Despite a title that seems designed to divide, Justin Sayre's The Meeting* of the International Order of Sodomites is a show designed on the basis of bringing people together. "Don't be put off by the title," requests Sayre. "Feel free to come down because it's really a one-of-a-kind kind of evening. " Reiterating that all are welcome, he clarifies, "You don't have to be gay to enjoy The Meeting*." Sayre explained, "In fact, we get a lot of people [who] aren't, and they have a great time — because it's really about building the community that's in the room."
The Meeting* is a monthly comedy/variety performance that honors a different celebrity at each gathering for their contributions to gay culture. Having begun in downtown venues like Le Poisson Rouge and The Duplex and then heading uptown for a six-month run at 54 Below, in 2014 The Meeting* has returned to Lower Manhattan with a residency at Joe's Pub. The February Meeting*, which will take place on Sunday, the 16th, will honor Tony Award winner Bernadette Peters with musical performances, skits, and Sayre's special brand of humor.
TheaterMania spoke to Sayre about writing The Meeting*, selecting honorees, and the makings of a gay icon.
What is the origin of The Meeting*?
I was an actor for a long time in New York. And then about four and a half years ago, I had the idea for The Meeting*. And I said, Oh, I'll just write it. How bad could it be? That's always been my big philosophy about performing. It's an hour and a half out of someone's life. You're not ruining them. They will live again. Hopefully you've made them laugh a few times…I kind of just threw myself into it, and there was a net, luckily.
What is a typical show like?
If it's a musical person, we try to pick from the cannon, [doing the songs] in a really interesting way. We did Cher months ago and Cole Escola got up and sang ''Gypsys, Tramps & Thieves" as a ballad, and it was amazing! For David Bowie, Joseph Keckler brought in a violin and a sound machine and made a really intimate song out a beautiful Bowie song. As far as the rest of the show, because it is topical, we have a little license [to] do skits about other things as well. We always try to keep it light and funny, but we're never making fun of the people we honor. We're really trying to be reverent because it means something to people.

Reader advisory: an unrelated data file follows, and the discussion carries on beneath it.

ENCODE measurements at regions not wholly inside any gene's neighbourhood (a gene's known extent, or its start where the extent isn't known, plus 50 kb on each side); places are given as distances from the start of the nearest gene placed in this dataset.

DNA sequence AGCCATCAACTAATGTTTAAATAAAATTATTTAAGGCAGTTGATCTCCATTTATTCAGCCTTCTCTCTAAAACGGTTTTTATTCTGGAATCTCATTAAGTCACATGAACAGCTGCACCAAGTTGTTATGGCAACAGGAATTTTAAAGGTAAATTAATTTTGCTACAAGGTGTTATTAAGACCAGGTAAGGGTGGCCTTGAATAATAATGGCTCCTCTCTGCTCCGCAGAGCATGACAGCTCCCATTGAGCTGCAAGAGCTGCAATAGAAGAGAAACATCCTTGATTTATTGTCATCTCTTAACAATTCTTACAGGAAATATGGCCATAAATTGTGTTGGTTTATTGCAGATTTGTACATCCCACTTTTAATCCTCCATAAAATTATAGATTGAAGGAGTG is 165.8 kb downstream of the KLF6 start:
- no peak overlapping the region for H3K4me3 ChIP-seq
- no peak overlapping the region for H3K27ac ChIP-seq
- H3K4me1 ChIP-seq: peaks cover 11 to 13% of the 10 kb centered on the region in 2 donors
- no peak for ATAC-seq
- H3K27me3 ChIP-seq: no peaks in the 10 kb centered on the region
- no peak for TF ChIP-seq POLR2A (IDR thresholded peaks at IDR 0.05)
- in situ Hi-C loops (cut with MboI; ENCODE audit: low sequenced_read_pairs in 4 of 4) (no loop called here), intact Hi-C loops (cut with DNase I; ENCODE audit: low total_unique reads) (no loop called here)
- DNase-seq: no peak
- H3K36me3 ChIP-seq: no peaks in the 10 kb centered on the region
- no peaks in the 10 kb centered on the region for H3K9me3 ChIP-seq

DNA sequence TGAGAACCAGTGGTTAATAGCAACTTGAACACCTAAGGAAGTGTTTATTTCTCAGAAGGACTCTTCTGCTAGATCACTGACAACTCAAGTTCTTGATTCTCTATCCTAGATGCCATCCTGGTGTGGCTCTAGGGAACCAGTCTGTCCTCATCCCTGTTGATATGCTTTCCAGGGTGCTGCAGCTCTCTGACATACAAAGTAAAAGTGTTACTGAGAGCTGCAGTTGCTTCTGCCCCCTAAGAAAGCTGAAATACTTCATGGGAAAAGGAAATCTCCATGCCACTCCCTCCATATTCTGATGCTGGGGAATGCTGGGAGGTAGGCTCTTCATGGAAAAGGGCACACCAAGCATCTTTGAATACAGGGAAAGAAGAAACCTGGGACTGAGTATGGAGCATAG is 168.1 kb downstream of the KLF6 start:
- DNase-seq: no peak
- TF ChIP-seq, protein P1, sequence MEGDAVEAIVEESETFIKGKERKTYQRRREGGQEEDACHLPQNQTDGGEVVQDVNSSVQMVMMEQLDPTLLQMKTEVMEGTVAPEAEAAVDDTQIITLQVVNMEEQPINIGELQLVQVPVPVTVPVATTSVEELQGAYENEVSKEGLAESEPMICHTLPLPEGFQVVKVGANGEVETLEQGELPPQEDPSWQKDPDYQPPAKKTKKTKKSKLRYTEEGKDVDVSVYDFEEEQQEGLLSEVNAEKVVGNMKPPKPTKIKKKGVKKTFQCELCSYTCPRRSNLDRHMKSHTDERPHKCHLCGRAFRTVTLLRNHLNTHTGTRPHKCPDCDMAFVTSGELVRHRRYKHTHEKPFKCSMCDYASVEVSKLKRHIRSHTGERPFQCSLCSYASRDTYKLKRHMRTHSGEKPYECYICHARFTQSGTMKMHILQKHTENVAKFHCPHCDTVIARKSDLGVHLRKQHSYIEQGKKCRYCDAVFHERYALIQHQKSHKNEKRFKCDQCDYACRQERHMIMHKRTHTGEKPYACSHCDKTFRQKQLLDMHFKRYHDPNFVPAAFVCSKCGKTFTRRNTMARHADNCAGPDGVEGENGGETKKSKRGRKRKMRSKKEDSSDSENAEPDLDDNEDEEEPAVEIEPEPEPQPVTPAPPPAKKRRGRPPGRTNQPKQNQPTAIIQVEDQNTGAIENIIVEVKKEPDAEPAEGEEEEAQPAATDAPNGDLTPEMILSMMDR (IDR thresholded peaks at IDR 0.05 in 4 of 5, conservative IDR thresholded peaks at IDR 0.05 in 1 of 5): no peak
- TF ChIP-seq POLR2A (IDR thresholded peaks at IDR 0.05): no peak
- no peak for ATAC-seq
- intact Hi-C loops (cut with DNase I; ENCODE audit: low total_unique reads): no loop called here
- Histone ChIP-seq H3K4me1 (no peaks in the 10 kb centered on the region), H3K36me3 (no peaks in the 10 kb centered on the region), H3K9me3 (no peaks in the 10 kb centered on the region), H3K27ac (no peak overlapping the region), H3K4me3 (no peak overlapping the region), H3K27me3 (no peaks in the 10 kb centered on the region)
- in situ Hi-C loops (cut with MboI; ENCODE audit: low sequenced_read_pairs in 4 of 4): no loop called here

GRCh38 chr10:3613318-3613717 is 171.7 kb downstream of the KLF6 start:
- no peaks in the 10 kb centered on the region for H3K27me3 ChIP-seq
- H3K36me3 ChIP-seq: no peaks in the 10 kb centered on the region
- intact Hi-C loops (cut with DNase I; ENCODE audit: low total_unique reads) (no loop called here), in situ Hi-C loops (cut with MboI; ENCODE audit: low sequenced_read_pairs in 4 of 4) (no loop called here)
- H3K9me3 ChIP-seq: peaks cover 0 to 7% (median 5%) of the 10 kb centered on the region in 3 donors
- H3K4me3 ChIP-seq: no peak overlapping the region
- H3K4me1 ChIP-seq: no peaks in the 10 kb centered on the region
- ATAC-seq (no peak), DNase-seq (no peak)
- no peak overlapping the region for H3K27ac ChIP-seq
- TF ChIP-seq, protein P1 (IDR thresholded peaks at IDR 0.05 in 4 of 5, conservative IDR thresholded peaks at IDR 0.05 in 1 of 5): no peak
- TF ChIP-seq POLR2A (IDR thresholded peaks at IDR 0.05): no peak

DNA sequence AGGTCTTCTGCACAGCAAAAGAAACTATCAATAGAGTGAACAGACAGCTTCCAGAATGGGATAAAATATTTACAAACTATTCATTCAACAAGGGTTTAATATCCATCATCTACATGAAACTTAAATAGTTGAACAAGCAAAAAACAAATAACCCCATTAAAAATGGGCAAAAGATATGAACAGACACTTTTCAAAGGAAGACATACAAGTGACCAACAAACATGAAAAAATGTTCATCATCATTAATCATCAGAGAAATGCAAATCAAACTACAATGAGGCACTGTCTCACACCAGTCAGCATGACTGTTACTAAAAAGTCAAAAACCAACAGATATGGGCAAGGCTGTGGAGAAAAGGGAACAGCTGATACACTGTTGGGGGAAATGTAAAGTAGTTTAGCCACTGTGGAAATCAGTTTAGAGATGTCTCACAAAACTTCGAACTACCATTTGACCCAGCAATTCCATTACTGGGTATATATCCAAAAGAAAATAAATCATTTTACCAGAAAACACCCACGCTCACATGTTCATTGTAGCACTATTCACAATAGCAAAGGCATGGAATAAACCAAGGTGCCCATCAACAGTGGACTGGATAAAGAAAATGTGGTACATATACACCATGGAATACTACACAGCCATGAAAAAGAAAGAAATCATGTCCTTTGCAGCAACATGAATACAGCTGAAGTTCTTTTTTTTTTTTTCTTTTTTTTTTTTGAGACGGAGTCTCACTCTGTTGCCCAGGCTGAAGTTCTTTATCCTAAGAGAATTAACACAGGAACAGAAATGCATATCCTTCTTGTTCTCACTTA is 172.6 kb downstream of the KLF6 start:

How do you decide who to honor at The Meeting*?
At the core of the show, there's this real sense of community. So it's fun to pick something that's cross-generational and all over the map so that we can get as many people excited about it as possible. The other thing to say is it's never about imitation. It's always about the interpretation of what they did. And that's something that I think really sets the show apart.
What makes Bernadette Peters right to be a Meeting* honoree?
Her career is tremendous. She's done everything from The Muppet Show and to Mama Rose [in Gypsy] and the witch in Into the Woods. The talent's so supreme and people are really devoted to her. But what people really connect to about Bernadette is there's this undying sense of vulnerability that, I think, makes her really appealing [not only] to gay people, but I think to audiences in general. What I also love about Bernadette…is that she's always been in on the joke. She's been willing to do slapstick and all these things.
Does Bernadette know she's being honored?
She does. She was a little worried because you hear, "Oh the International Order of Sodomites is doing a meeting they want to dedicate to you." I mean that's cause for alarm. But we got messages to her that it's very respectful. And we sent her a bunch of videos, and she was very charming and really lovely as you'd expect her to be. But my producers, Adam Rosen and Dan Fortune and I had kind of a giggly moment like Oh my god, we've made Bernadette nervous!
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